By Marianne Betts
It should be peak season in the normally bustling tourist town of Victoria Falls, but there is not a visitor in sight.
Travel restrictions imposed as a result of the COVID-19 pandemic have brought Zimbabwe’s top tourist destination to a standstill – the craft markets are closed, as are the many souvenir shops and hotels and the larger species of wildlife – particularly elephants – have returned to its quiet centre.
Tourism has collapsed, and along with it the livelihoods of most of Victoria Falls’ 35,000 residents, bringing untold hardships to the community, with starvation looming large.
However, showing trademark Zimbabwean resourcefulness, the Victoria Falls community has banded together in these tough times, with those able to, assisting its more vulnerable members.
AAT chief executive Ross Kennedy says the community in and around Victoria Falls is the fundamental strength of the destination and tourism sector.
“In good times and in bad, and especially in the unprecedented times of COVID-19’s devastating impact, it is this very same community that has shown incredible spirit, fortitude and resolve,” Kennedy says.
“AAT has continued to contribute to community projects through our corporate social responsibility policies and ethos to the best of our resources and abilities in such challenging times,” Kennedy says.
“We have spread our support through human resources, donations of goods and services, and the limited financial support we can give with business closed, as well as energy, guidance and skills where appropriate.
“We all wish we could do more of course, but our commitment to do as much as we can for as long as we can, will prevail. We salute our colleagues and the community in both public and private sectors for their commitment and loyalty to the Victoria Falls community.”
Despite being closed since April 1, the Vulture Culture Experience – a supplementary feeding programme for these endangered birds – has continued at the Victoria Falls Safari Lodge estate, so has some support for the Victoria Falls Anti-Poaching Unit (VFAPU), and operations at Victoria Falls Recycling.
In addition, Victoria Falls Safari Lodge estate staff members Modester Bonda, Mluleki Moyo and Matina Sangwene visited Monde Village last week, located 14km from Victoria Falls town, with donations of clothing, which came from employees and past guests, and soap. Smiles lit up the faces of those who benefited from this donation.
Village head Gladys Ziwoya says: “We feel so greatly honoured and happy with the donation that you have made to our community and it will greatly help some members in my community, especially in this winter season”.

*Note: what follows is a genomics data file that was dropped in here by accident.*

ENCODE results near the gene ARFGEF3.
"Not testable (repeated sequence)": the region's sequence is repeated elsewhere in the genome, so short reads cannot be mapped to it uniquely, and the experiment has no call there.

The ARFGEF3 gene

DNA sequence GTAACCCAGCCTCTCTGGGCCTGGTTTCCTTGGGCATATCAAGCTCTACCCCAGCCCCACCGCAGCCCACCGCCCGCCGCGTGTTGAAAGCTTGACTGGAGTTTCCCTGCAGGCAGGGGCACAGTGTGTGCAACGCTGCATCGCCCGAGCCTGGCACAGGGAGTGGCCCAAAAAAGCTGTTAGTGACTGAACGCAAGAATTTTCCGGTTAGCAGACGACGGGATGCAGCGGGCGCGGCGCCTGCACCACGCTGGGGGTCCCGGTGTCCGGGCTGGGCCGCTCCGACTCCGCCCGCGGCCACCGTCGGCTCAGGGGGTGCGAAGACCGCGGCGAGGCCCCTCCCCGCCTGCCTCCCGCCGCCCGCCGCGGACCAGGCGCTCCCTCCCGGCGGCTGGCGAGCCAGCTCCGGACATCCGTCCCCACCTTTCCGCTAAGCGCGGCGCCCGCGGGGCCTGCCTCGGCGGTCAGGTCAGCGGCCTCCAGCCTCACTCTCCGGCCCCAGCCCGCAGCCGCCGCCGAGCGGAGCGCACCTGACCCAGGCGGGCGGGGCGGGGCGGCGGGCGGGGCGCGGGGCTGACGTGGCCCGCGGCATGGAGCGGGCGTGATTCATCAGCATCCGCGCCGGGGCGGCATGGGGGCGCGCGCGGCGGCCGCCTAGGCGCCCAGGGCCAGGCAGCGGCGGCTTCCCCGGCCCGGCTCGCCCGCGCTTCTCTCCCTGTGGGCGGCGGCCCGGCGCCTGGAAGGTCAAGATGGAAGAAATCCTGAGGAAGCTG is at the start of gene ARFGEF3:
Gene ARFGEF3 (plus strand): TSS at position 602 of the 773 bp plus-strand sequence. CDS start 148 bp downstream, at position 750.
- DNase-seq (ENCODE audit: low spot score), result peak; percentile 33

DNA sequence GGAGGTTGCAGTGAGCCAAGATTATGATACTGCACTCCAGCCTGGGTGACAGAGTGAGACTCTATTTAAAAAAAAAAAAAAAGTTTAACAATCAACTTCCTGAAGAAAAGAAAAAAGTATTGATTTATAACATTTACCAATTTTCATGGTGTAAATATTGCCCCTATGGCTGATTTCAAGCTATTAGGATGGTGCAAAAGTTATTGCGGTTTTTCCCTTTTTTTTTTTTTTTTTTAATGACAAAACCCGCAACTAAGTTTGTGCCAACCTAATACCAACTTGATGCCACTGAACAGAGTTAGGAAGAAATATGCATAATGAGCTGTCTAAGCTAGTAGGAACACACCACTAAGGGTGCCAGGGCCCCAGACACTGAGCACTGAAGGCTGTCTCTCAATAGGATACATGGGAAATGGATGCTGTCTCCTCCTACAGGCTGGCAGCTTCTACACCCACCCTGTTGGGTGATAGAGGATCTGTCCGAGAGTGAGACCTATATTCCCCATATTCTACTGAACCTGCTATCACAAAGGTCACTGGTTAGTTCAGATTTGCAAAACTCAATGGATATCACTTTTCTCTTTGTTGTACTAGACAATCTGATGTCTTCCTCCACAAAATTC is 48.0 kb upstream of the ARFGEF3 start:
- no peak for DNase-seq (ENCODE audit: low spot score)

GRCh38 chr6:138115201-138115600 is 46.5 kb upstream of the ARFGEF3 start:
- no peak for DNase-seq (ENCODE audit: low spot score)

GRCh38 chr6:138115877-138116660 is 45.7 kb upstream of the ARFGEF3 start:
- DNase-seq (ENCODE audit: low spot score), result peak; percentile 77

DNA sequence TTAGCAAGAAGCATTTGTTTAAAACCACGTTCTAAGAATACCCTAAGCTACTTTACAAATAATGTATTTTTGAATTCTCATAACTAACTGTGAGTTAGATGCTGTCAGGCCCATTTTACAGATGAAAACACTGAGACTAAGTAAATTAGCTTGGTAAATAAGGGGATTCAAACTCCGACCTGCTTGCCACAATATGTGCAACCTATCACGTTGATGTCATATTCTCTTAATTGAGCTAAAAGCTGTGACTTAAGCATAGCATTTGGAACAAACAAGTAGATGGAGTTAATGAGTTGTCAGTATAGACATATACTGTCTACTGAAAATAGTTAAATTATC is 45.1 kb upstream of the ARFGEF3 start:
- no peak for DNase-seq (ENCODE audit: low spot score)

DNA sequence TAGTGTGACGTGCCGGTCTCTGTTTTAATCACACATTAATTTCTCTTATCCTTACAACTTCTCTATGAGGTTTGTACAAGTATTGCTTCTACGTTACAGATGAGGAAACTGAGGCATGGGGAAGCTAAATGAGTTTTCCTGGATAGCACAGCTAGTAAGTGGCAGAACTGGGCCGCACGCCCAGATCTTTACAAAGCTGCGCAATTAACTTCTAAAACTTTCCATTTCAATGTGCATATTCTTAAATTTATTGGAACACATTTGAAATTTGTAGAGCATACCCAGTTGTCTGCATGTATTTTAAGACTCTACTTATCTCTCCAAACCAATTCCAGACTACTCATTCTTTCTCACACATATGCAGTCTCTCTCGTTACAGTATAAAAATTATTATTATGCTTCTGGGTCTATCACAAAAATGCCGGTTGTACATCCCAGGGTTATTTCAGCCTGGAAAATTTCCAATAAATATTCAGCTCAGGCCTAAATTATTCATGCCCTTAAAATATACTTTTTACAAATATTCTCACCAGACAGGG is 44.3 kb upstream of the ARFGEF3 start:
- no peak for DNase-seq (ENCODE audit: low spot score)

VFAPU, which works in support of the Zimbabwe Parks and Wildlife Management Authority and the Zimbabwe Republic Police to protect Victoria Falls’ wildlife, and relies on donations to survive, has also been hit hard. AAT also handed over goods, which included first aid supplies, cameras and batteries to VFAPU, last week, donated by past guests through the Pack for a Purpose initiative.
A Victoria Falls Safari Lodge estate team also joined an initiative spearheaded by Greenline Africa, Zimbabwe Parks and Wildlife Management Authority and others to remove lantana from the Victoria Falls rainforest last week.
Greenline Africa trustee Charlene Hewat says: “The problem with lantana is that it is invasive, and will take over areas and suffocate other plants from the area. We have just managed to remove 70 per cent of it from the rainforest.
“Greenline Africa is working mostly in the rural communities at this time of the COVID-19 pandemic,” Hewat says. “About 40 per cent of the urban population have relocated to rural communities during this period and this has impacted enormously on these communities. What is real in the rural areas is that people are suffering.”
Meanwhile, Victoria Falls Safari Lodge estate general manager Anald Musonza has also spent time ensuring that the region is equipped to manage the pandemic by being instrumental in establishing the Victoria Falls COVID-19 Taskforce, of which he is deputy chair.
The Victoria Falls Safari Lodge estate gardens are growing food for vulnerable communities, and US$500 has been donated towards medical and personal protective equipment to fight COVID-19. In addition, food has been donated to health workers, soap to the returnees at the quarantine centre, as well as 1,000 food hampers to the less privileged, Musonza says.
Work done by the taskforce has included setting up two isolation centres and a quarantine centre for returning residents, refurbishing Victoria Falls Hospital’s intensive care unit and safeguarding the food security of the community’s vulnerable families.
• For those wishing to assist vulnerable Victoria Falls communities during the COVID-19 pandemic please donate to:
- Victoria Falls COVID-19 Taskforce at www.gofundme.com/f/vic-falls-ventilator-and-covid19-supplies/donate or
- Greenline Africa at https://www.givengain.com/c/greenlineafrica/